State v. Ashland

Annotate this Case

145 N.W.2d 910 (1966)

STATE of Iowa, Appellee, v. Owen James ASHLAND, Appellant.

No. 51857.

Supreme Court of Iowa.

October 18, 1966.

Martin R. Dunn, Des Moines, for appellant.

Lawrence F. Scalise, Atty. Gen., Don R. Bennett, Asst. Atty. Gen., and Ray A. Fenton, County Atty., for appellee.

SNELL, Justice.

Defendant was indicted, tried before a judge and jury, found guilty of Robbery with Aggravation and sentenced pursuant to section 711.2, Code of Iowa. He has appealed.

At approximately 10:45 or 11:00 p. m. on February 17, 1965 Raymond Franklin, while an employee at a gas station in Des Moines, was robbed at gunpoint. Less than an hour later defendant was arrested on the north edge of Indianola.

Defendant admitted to the arresting officers and as a witness in his own behalf at the trial that he committed the robbery. He admitted the use of a 22 caliber pistol in committing the robbery. 22 caliber long rifle shells were found in the car in which defendant was riding when stopped and arrested. Defendant said he used the gun to put his victim in fear. He testified that the gun was not loaded; that he had no intent to harm his victim; and "If the fellow had said, no, you go out of here, I would have left. I could not stand there and argue with him. This fellow appeared to be scared, to me."

*911 At the trial below defendant objected and on this appeal argues that it was error for the court to instruct that a gun constitutes a dangerous weapon.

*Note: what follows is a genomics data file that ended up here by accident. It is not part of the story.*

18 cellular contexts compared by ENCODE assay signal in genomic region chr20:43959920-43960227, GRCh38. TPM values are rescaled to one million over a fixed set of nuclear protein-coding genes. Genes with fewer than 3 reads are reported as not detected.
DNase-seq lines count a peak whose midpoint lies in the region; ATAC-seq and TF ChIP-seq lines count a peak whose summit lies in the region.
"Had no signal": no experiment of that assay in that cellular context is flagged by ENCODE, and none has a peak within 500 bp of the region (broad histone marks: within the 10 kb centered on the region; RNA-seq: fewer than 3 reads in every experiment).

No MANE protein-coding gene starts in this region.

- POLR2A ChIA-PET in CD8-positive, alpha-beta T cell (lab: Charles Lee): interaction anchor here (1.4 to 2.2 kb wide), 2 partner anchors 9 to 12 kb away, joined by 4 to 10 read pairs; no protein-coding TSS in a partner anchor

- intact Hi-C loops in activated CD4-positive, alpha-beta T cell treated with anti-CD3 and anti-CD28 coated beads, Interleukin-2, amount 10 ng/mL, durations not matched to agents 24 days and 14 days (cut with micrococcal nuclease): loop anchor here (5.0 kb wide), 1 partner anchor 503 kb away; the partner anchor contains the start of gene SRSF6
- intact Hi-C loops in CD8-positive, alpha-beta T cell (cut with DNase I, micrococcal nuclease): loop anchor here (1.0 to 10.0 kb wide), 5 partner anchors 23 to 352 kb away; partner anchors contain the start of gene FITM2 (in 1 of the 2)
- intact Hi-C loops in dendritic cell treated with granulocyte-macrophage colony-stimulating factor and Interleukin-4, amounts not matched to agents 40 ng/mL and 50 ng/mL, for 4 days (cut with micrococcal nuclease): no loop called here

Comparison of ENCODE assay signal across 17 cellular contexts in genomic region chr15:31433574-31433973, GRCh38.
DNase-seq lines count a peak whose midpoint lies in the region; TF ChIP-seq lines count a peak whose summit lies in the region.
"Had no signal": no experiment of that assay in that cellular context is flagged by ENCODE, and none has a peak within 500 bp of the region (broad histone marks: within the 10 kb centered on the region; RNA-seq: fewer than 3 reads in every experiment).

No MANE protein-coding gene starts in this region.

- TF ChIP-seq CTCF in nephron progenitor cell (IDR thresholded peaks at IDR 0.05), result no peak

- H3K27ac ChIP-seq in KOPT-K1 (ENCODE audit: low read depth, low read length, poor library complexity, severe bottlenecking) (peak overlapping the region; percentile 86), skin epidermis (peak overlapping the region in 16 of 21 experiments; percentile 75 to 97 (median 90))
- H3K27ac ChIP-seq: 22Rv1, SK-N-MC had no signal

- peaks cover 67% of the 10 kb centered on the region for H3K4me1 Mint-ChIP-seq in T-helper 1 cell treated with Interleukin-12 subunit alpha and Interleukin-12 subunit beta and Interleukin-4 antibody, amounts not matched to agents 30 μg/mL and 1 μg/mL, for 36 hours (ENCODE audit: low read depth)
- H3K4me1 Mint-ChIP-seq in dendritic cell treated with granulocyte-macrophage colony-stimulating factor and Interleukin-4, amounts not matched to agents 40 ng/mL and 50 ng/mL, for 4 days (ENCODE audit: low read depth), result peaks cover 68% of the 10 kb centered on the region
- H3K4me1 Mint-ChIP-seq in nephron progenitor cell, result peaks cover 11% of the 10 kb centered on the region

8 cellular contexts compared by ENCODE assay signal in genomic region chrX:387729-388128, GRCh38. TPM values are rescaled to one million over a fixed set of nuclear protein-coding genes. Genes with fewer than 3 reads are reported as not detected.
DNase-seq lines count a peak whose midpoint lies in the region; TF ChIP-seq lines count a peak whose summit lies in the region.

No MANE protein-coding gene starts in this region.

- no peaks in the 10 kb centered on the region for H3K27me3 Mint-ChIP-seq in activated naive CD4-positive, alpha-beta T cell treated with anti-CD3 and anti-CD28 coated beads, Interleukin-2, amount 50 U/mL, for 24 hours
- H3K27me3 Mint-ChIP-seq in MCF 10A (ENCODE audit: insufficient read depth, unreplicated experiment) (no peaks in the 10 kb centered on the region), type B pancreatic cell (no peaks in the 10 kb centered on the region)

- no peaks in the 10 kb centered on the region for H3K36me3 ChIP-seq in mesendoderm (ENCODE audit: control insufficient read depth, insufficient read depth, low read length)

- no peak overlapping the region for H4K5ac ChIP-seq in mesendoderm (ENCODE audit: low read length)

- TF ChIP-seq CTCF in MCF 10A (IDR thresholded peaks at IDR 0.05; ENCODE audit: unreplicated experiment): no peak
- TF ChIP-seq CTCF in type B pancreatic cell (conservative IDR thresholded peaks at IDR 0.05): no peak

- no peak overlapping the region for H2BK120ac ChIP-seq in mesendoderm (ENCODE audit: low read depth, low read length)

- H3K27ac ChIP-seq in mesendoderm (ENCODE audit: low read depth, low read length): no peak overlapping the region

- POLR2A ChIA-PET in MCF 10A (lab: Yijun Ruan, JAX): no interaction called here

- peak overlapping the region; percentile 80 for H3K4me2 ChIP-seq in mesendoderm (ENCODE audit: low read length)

I. Section 711.1, Code of Iowa is as follows:

"Definitionpunishment. If any person, with force or violence, or by putting in fear, steal and take from the person of another any property that is the subject of larceny, he is guilty of robbery, and shall be punished according to the aggravation of the offense, as is provided in sections 711.2 and 711.3."

Section 711.2 provides:

"Robbery with aggravation. If such offender at the time of such robbery is armed with a dangerous weapon, with intent, if resisted, to kill or maim the person robbed; * * * he shall be imprisoned in the penitentiary for a term of twenty-five years."

Section 711.3 provides for a shorter imprisonment for robbery otherwise than is mentioned in section 711.2.

The court instructed the jury:

"You are instructed that a gun, or a pistol, or a revolver, under the law, constitutes a dangerous weapon."

Defendant argues that this was error and that the question of whether or not a pistol is a dangerous weapon is a question of fact to be decided by the jury. He argues that "an unloaded firearm is no different than a club or any other instrument designed to be used as a bludgeon, or for that fact a toy pistol, a rope or a knife."